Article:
The Magic business potion: Invest in urban America

By Charles Hallman
Contributing Writer

Earvin ‘Magic’ Johnson shares his success secrets

Investing in urban America is a good thing, and Black businesses must deliver what they promise, says NBA legend turned successful businessman Earvin “Magic” Johnson.

Johnson spoke September 23 to a mixed audience of corporate members and small business owners of color attending the 2010 Midwest Minority Supplier Development Council (MMSDC) Midwest Business Opportunity Fair in St. Paul’s downtown RiverCentre. The MMSDC certifies Minority Business Enterprises (MBE) locally and throughout the state of Minnesota, as well as in Iowa, Nebraska, and North and South Dakota, helping them connect with corporations and other businesses searching for minority vendors.

Magic Johnson Enterprises (MJE), formed by Johnson in 1987, particularly focuses on ethnically diverse urban communities in 85 cities and 21 states around the country. His portfolio includes partnerships with Starbucks and AMC Theatres.

“It makes good business sense to do [business] with Blacks and other people of color,” Johnson told the 100-plus audience. He explained during his 30-minute speech how he used his own as well as “other people’s money” to get started.

Being an NBA star didn’t automatically open doors for him, he admitted. “I’d go before the board [asking] for $150 million, and the board would say, ‘Magic, you play that basketball game great. I want to take a picture with you, and my son wants an autograph. But we got to turn you down.’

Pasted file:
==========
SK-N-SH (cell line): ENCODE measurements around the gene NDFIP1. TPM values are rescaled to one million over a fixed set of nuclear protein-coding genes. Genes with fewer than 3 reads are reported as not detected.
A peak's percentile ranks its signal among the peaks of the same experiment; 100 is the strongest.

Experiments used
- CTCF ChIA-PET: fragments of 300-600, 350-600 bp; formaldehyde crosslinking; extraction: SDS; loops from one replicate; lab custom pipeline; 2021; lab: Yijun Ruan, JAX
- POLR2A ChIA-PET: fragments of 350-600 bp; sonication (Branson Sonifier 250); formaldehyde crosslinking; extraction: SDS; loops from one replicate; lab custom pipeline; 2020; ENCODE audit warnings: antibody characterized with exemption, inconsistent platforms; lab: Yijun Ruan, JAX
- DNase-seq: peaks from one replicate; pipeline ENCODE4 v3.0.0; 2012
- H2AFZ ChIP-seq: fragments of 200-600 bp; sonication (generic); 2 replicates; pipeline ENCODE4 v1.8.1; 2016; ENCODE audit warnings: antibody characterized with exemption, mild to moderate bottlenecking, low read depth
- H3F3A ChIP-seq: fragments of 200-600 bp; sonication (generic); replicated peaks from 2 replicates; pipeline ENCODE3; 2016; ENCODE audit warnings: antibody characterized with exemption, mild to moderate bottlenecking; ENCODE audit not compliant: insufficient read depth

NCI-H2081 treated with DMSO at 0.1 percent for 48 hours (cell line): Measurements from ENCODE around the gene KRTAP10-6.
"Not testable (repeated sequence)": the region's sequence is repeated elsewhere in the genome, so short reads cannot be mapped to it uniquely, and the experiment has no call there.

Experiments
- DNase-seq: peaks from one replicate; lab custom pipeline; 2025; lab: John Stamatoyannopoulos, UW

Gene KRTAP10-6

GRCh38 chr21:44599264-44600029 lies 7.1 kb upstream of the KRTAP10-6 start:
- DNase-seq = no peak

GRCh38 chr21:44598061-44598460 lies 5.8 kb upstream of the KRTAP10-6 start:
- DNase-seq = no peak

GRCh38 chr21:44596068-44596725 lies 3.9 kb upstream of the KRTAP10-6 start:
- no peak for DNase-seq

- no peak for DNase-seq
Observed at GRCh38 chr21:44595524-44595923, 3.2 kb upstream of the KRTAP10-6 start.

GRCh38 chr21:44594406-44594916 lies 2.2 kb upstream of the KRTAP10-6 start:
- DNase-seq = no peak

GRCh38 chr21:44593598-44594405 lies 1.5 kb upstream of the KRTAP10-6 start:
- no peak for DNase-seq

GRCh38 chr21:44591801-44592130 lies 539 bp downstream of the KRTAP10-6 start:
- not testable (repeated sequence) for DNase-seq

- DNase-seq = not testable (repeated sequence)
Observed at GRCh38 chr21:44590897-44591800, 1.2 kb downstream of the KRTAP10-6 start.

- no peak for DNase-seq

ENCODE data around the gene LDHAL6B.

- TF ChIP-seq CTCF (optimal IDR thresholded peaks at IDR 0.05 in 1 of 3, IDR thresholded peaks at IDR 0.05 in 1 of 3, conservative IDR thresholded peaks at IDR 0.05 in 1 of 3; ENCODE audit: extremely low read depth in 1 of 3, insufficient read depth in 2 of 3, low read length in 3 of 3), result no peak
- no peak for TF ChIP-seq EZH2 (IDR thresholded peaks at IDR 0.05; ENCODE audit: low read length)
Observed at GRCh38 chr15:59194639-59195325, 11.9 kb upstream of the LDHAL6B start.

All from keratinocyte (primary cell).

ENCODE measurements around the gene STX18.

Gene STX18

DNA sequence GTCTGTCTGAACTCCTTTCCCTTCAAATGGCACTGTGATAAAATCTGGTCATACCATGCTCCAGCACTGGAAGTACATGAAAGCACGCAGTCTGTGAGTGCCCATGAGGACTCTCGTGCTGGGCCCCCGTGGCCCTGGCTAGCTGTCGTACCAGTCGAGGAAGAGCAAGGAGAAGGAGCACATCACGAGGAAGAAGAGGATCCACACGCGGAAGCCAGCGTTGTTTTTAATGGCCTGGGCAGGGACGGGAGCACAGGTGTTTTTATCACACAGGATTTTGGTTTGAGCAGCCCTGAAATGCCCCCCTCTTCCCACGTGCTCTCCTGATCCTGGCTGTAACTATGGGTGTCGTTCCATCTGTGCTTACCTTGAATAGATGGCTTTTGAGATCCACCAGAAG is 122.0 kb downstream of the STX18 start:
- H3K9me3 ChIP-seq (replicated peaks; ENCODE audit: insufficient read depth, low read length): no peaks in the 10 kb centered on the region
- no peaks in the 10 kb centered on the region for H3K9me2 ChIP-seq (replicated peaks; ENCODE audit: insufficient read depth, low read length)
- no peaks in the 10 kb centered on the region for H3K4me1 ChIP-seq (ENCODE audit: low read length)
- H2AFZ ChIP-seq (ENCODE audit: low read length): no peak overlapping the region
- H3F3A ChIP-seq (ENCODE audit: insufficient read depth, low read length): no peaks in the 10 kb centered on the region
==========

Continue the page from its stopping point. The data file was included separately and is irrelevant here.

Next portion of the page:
“I dealt with that for three years,” said Johnson, adding that on his third attempt he was asked, “If your business strategy and business plan is so sound, and you want to invest in urban America, why hasn’t somebody else come here and asked us for money?’ I didn’t know what to say to them.”

The group eventually agreed to give him $50 million, “and if you can make good with this $50 million, you can come back for the other $100 [million].”

He bought a shopping center for $22 million, increased its occupancy from 40 to 100 percent, and then sold it for $48 million. He “took that nice $26 million dollars back to Sacramento” and got the remaining amount he originally asked for — “and I was off and running.”

Johnson recalled how he sealed a deal with Starbucks founder Howard Schulz by inviting him to a showing of Waiting to Exhale at his theater, which was located in South Central Los Angeles. “I had about 500 Black women [in attendance],” recalled Johnson. “I tried to warn him that we [Blacks] go to the movies a little differently than [Whites]. The women all thought they knew Whitney Houston personally: ‘Dump him… Why are you still with him, Whitney?’ they were saying.

“Howard says to me, ‘I never had a movie-going experience quite like this,” Johnson continued. “He came out and gave me the deal. We started with three [Starbucks], and I told him that we would be number one, and sure enough, all three were number one. We went from three to 125. I’ve just sold my 105 Starbucks back to Starbucks — a $405,000 investment paid off about $75 million.”

Johnson said he was oft-warned that a Starbucks wouldn’t work in the Black community. “Yes, we will pay $3 for a cup of coffee — we just don’t eat scones,” he said amidst laughter. “We don’t know what scones are in my community. You take those scones out and [put in] sweet potato pie, pound cake and sock-it-to-me cake — things that resonate with my customer base. When I did that, my customer base grew.”